Today’s digital economy has elevated APIs from a detail of technical implementation to a strategic asset. APIs make it easier to share data with suppliers, partners, and customers, improve operating efficiencies, and generate new revenue streams. For example, APIs help Salesforce.com generate 50% of its revenue through its AppExchange, Expedia.com generates 90% by allowing third-party websites the ability to tap into its functionality, and eBay generates 60% by using APIs to list their auctions on websites outside of their own.
In a recent article, “What It Really Takes to Capture the Value of APIs,” McKinsey recommends some practical steps to implement and derive value from API-based solutions. I agree with many of the recommendations, but this one caught my eye:
Establishing a centralized body, such as an API Center of Excellence (COE), is crucial for overseeing API design and development across the organization.
That recommendation is not unexpected. Anytime a disruptive technology surfaces, there is a rush to control (or mandate) its use. I’ve seen these centralized governance bodies or COEs installed for cloud, big data, mobile, and DevOps just to name a few. But, I always get concerned when I see recommendations for centralized governance organizations or “Centers of Excellence.” Why? They can be barriers to adoption rather than enablers.
A practical example of this thinking can be seen in local government zoning laws. Although these laws are created with good intentions, they often put unnecessary burdens on developers with strict construction regulations while also driving up the cost of land for potential residential buyers.
API-driven ecosystems have been successful because they support innovation without requiring a centralized planning organization. That is, APIs are essentially contracts between applications or companies that allow them to work independently and eliminate high coordination costs (see Brook’s Law for information on the impact of coordination costs). Centralized bureaucracies that try to manage all development, eliminate any redundancy, mandate toolsets, or demand monetization can stifle innovation or be a bottleneck to progress.
The authors go further:
“COE governance also extends to managing funding requests “
This is where companies must be even more careful. Putting funding in the hands of centralized governance teams can greatly impact time to market. I’ve seen companies where five or six COEs (e.g., cloud, data, security, customer experience, etc.) must all weigh in on a problem before funding is approved. This can extend time to market by months!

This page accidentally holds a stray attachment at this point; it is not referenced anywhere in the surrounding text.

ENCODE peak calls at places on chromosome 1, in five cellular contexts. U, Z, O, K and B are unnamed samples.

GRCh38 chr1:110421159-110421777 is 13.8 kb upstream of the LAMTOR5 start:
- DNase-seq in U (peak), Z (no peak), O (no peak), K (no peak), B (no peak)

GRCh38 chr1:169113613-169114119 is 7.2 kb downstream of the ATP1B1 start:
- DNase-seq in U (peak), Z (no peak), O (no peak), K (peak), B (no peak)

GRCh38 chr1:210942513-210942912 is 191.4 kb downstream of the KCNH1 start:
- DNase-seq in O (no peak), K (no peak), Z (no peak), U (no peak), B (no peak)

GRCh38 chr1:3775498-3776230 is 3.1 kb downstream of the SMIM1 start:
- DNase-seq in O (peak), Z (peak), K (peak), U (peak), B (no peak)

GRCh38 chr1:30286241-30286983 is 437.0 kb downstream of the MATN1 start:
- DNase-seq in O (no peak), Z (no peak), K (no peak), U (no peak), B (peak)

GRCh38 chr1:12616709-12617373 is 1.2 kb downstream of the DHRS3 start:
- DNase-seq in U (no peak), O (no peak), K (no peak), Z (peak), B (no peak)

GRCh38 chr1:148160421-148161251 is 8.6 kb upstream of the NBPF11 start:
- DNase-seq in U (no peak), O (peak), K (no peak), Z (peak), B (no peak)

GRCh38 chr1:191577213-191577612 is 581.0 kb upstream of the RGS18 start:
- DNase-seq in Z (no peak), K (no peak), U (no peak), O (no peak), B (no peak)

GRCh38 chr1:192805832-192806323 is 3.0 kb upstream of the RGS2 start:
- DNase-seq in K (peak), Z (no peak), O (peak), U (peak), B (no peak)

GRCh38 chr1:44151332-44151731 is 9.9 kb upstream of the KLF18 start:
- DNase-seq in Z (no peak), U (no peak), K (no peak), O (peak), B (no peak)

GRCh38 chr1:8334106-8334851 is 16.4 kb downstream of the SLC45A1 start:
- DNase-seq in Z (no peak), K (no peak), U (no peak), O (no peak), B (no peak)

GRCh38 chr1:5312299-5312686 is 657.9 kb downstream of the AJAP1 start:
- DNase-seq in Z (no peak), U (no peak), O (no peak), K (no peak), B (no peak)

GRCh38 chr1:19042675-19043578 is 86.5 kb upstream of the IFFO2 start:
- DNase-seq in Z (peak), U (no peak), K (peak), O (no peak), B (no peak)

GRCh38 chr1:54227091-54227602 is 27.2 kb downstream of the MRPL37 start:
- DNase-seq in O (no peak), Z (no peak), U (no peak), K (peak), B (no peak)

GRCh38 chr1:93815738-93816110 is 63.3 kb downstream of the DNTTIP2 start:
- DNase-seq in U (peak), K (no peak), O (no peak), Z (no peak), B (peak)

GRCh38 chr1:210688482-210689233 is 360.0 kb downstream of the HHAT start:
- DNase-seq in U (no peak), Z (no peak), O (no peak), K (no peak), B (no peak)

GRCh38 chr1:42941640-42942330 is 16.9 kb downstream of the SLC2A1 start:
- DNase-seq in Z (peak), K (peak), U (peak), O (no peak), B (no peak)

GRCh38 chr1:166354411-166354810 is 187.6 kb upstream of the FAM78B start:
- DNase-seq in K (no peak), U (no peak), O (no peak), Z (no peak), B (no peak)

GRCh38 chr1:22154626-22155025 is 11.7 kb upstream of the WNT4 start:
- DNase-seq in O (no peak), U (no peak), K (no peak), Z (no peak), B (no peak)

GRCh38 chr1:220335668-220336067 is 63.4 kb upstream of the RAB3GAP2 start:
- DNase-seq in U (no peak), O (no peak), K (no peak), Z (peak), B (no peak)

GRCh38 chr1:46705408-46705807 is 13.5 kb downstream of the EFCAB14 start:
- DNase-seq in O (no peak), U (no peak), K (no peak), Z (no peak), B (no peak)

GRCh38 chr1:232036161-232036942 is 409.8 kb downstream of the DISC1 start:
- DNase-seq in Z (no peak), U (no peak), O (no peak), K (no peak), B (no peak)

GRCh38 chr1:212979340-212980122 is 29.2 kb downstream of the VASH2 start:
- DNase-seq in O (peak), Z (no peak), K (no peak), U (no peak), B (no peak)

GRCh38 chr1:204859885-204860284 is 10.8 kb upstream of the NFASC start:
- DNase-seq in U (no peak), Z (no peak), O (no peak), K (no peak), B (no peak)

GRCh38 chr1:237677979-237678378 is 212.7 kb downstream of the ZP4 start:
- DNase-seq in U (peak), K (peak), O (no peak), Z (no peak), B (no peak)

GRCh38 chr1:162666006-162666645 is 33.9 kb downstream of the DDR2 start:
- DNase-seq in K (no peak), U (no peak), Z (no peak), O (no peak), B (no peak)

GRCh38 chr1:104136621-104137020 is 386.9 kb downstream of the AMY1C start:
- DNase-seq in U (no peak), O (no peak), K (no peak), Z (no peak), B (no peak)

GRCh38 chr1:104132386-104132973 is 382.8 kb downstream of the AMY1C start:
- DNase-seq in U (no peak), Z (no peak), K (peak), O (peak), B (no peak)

I’m not suggesting there shouldn’t be standards in place to govern the development of APIs. Some standards are required to ensure success (e.g., security and authorization). Strong leadership is also needed to ensure teams work toward a common goal (Jeff Bezos famously threatened to fire anyone who didn’t expose their systems’ data via external APIs!). But Amazon still finds a way to generate new capabilities and expose them via API at an incredible pace without getting bogged down with administrative overhead and approvals.
Striking this balance is not easy. At Credera, we’ve helped many companies put the right governance in place without blocking innovation. Here are some key principles to consider:
Focus on the End User: The best APIs are the easiest to use; don’t overburden users with unnecessary concepts.
Keep It Simple: When faced with decisions, do the simplest thing that might work.
Iterative/Agile Approach: Advanced functions such as monetization, throttling, versioning, etc., are best learned and over time based on feedback from real users. Start small and iterate based on customer feedback or measured results.
Data-Driven Decisions: Ensure the appropriate tools are in place to measure results and make decisions based on real data, not opinion or consensus of committees.
Decentralized Control: While goals and standards may be put in place company-wide, responsibility for implementation must be delegated to individual business units. You must minimize coordination costs.
Like the authors of the McKinsey article (and many others), I believe that APIs drive collaboration and innovation in the digital economy. I hope this information helps you find the right balance between governance and delivery. This can be a difficult area to navigate, so if you need help or have other experiences you’d like to share, please feel free to contact us at email@example.com. We would love to hear from you.
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